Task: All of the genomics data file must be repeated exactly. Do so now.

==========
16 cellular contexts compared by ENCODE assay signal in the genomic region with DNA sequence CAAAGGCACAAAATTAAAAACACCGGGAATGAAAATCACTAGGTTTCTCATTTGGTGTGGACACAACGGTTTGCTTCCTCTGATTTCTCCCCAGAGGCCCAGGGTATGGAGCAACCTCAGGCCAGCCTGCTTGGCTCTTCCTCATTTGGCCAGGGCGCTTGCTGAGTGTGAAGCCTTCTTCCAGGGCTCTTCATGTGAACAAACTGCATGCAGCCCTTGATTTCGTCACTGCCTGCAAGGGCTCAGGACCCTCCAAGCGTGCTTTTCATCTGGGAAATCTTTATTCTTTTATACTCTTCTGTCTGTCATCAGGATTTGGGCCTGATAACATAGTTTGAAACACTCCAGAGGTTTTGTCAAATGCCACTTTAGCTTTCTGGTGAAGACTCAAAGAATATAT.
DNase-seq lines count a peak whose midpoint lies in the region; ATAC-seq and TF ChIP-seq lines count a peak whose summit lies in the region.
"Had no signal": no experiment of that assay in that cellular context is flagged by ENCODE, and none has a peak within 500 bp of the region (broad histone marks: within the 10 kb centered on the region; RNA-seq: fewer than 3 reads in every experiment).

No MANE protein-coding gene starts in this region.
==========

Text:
16 cellular contexts compared by ENCODE assay signal in the genomic region with DNA sequence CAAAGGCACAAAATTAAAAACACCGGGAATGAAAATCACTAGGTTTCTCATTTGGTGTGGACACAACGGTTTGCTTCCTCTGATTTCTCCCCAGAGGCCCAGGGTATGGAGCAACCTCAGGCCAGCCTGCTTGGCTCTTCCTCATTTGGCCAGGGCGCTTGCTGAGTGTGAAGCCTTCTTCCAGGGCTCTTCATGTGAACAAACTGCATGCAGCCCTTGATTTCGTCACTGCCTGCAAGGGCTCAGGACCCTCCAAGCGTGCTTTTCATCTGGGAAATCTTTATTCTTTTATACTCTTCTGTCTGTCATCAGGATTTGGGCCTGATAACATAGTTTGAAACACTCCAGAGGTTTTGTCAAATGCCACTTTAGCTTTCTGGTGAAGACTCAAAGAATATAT.
DNase-seq lines count a peak whose midpoint lies in the region; ATAC-seq and TF ChIP-seq lines count a peak whose summit lies in the region.
"Had no signal": no experiment of that assay in that cellular context is flagged by ENCODE, and none has a peak within 500 bp of the region (broad histone marks: within the 10 kb centered on the region; RNA-seq: fewer than 3 reads in every experiment).

No MANE protein-coding gene starts in this region.